My family takes being secular very seriously. They scarf down bacon and cheeseburgers whenever they’re available. They love going on road trips on Shabbat. For my grandmother’s 70th birthday, we all take a tour of Jerusalem’s many churches, and, encouraged by our tour guide, sing “Jerusalem of Gold” on a rooftop of a haredi Orthodox neighborhood, where the singing voices of women are explicitly forbidden.
What does it mean to be Jewish when you’ve lost your faith? Most secular Israelis consider themselves Israelis first and then Jewish, according to a recent Pew study. To them, Judaism isn’t about religion — it is about culture, ancestry and history.
When you are an Israeli living in Israel, it is so easy to take your Judaism for granted. Judaism is in the language you speak every day; in a golden Star of David necklace; in the foods of myriad Jewish cultures that intermingled; in the Friday-afternoon rush to get your weekend groceries before the stores close for Shabbat.
But more than anything, it’s in family. And in my family, it means Shabbat dinners where candles don’t get lit and blessings don’t get recited, yet everyone is laughing and talking as roasted eggplant and matzah ball soup are passed around. After centuries of persecution, here we are sitting as a family, strongly anchored and aware of our history, but confident in our future together. Is there anything more Jewish than that?
When you’re an Israeli outside of Israel, it becomes increasingly hard to take Jewish secularism for granted. Certainly I am still Israeli — but I feel disconnected from my culture, my rituals. In America, doing Jewish things usually means making a religious choice, and with so many diverse and open synagogues, the choices do seem abundant.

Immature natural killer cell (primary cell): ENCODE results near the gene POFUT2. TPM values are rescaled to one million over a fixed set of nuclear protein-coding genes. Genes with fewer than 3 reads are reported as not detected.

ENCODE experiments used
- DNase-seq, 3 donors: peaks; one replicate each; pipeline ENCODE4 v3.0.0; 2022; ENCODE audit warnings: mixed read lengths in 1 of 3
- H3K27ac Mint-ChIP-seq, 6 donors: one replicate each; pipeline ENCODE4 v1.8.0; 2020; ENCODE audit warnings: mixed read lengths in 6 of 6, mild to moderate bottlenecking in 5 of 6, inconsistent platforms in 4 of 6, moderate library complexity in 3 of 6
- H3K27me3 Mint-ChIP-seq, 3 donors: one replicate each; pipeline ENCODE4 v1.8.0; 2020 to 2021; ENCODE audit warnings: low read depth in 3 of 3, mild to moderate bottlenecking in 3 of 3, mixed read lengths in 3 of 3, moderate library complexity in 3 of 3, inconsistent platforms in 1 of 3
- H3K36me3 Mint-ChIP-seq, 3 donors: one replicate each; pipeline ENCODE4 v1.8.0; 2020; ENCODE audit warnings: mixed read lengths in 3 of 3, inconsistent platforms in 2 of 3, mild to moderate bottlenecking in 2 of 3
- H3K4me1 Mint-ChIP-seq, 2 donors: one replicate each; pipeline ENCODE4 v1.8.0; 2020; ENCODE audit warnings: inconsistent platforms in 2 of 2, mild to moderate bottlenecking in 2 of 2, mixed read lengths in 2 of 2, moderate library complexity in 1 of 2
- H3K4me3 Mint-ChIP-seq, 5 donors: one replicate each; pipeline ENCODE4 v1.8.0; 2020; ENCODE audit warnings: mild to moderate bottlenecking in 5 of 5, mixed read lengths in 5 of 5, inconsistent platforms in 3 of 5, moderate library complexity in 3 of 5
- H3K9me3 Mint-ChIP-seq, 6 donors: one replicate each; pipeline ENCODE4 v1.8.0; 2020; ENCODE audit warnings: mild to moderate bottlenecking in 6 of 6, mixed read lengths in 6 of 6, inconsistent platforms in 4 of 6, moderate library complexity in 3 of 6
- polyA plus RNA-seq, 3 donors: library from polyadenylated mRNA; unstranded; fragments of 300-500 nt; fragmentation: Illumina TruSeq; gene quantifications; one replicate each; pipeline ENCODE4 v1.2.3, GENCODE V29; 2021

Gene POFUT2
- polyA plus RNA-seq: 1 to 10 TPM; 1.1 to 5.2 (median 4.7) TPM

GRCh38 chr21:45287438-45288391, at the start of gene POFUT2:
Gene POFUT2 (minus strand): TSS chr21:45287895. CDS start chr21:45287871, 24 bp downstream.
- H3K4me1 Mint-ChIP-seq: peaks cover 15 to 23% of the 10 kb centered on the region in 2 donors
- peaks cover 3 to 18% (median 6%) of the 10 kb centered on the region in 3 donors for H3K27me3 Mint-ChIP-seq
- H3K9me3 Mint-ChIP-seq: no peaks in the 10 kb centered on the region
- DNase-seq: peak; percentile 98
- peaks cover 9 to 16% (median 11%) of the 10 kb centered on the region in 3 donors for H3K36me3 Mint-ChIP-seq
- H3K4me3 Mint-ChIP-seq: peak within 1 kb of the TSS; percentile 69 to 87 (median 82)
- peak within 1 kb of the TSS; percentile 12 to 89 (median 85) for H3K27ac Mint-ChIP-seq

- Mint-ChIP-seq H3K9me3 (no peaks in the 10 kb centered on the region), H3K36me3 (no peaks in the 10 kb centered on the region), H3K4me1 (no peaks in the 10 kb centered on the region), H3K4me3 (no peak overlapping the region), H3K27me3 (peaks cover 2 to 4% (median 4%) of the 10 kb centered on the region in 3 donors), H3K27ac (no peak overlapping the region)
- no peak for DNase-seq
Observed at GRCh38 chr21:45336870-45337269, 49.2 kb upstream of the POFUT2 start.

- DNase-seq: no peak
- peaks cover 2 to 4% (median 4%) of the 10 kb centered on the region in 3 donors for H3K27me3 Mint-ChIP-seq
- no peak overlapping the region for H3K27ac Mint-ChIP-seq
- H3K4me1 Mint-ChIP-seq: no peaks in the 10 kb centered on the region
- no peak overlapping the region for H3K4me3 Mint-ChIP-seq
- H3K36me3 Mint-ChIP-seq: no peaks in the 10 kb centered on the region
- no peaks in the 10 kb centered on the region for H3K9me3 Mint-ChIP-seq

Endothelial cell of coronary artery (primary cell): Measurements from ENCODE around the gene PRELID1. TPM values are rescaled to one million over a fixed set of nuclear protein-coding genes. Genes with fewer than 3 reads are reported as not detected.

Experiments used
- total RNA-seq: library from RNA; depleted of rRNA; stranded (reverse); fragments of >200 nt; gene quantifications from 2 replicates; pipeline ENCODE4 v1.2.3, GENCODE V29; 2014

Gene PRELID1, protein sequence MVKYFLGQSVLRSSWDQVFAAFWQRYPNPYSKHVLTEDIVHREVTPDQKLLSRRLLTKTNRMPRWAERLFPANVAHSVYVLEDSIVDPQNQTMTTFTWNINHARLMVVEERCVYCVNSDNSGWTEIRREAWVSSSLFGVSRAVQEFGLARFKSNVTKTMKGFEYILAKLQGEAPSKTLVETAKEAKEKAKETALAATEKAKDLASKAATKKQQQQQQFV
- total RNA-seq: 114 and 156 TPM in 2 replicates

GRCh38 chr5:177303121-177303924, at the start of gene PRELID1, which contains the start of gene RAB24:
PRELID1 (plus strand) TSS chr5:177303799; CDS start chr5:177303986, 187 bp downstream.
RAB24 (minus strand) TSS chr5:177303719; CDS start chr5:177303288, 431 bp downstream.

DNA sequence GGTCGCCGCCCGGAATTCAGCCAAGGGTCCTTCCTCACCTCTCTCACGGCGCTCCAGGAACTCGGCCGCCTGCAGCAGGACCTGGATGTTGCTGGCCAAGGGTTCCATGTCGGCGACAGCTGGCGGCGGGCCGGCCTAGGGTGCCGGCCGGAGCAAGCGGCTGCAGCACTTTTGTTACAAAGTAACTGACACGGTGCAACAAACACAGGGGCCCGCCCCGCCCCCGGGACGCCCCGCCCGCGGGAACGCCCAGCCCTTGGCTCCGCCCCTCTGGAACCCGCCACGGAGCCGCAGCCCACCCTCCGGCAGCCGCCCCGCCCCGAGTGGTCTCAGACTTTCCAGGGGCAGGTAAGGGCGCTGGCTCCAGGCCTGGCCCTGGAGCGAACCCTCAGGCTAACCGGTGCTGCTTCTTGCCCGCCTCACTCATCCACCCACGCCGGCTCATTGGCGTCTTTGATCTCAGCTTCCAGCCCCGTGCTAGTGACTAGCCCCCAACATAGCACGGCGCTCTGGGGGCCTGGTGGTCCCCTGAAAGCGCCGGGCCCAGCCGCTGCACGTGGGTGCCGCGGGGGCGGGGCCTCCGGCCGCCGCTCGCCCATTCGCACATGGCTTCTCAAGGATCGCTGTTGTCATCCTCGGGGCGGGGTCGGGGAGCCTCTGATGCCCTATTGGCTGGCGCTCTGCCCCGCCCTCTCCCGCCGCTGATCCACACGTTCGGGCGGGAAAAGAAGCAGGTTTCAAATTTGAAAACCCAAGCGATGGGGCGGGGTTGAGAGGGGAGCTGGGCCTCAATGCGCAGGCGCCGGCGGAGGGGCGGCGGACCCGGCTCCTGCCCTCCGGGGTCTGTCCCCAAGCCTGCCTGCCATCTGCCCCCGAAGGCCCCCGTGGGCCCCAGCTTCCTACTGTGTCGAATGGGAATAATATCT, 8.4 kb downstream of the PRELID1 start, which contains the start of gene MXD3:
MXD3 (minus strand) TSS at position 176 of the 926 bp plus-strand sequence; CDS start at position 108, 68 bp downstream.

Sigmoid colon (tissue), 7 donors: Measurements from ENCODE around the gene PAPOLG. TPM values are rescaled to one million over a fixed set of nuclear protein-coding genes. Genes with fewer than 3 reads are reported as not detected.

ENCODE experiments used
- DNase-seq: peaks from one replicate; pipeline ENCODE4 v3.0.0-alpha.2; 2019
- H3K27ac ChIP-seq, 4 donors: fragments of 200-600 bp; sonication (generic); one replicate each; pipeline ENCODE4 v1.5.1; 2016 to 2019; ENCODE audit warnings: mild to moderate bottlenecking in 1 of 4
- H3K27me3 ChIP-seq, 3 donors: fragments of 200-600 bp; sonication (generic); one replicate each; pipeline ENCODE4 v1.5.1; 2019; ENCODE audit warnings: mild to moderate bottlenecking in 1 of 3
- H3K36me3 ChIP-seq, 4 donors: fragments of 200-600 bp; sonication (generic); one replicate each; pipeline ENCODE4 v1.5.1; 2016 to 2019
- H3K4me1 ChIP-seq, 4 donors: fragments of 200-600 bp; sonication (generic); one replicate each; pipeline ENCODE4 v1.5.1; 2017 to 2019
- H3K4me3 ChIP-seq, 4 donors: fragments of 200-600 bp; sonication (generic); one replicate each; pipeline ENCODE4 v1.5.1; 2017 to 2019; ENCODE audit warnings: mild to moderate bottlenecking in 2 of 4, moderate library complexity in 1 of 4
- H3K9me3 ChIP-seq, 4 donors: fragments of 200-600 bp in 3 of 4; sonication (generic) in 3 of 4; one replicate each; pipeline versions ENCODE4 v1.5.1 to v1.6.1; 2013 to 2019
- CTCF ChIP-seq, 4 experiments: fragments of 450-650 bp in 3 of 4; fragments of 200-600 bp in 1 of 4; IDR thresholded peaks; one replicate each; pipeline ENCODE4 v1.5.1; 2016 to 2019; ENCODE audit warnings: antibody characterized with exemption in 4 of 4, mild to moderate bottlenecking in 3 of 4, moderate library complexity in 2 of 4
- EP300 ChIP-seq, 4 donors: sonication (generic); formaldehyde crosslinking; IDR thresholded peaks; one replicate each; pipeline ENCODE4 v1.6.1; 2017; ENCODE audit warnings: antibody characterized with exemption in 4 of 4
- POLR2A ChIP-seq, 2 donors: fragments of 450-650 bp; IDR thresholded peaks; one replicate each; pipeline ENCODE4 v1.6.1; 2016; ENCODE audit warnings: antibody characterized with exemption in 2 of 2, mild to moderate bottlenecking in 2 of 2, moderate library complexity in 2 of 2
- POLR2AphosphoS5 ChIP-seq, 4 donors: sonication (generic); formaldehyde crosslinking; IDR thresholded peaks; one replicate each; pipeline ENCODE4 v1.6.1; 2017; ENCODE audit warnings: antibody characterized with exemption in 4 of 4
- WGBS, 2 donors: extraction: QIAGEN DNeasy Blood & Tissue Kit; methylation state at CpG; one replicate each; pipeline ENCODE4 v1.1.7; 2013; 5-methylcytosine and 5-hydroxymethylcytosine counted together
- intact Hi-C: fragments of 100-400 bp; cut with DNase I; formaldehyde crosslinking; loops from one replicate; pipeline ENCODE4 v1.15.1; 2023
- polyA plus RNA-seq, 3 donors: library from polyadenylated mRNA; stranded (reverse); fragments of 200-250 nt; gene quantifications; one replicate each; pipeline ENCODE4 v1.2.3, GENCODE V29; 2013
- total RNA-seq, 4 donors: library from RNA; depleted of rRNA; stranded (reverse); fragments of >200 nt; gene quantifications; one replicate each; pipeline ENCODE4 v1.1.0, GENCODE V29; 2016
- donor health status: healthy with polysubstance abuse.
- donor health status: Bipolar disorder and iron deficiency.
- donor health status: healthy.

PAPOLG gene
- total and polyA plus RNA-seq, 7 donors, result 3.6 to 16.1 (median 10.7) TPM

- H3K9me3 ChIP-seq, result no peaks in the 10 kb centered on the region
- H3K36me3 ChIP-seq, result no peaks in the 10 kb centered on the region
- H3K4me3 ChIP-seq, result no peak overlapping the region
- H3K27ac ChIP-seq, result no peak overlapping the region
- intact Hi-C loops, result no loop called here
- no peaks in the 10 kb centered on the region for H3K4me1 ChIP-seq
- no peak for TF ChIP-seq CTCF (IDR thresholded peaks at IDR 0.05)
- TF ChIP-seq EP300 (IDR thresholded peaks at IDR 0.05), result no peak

Secularism, on the other hand, implies a fast track to assimilation — which isn’t my thing, either. You would think that in eight years in the U.S., I would have found some solution that works for me for the Jewish holidays. Yet I still feel just as helpless and lonely whenever September rolls around.
Most of my Israeli friends don’t seem to have solutions, either. Many of them just choose to ignore the Jewish holidays or find a certain comfort in hanging out with other Israelis eating shakshuka at a local Israeli restaurant. Some institutions have tried to introduce Israelis to synagogue culture on their own terms.
None of these have felt right to me, nor has celebrating the new year at services, American-style. So this year, my family is doing something really radical for Rosh Hashanah: My parents and brothers are flying in from Israel, and then we’re all heading to Chicago, where my in-laws will be waiting.
For the holiday meal, we’ve reserved a large table at a seafood restaurant, where we will most certainly delight in treif delicacies. I suppose I have found a way to keep some traditions alive, after all.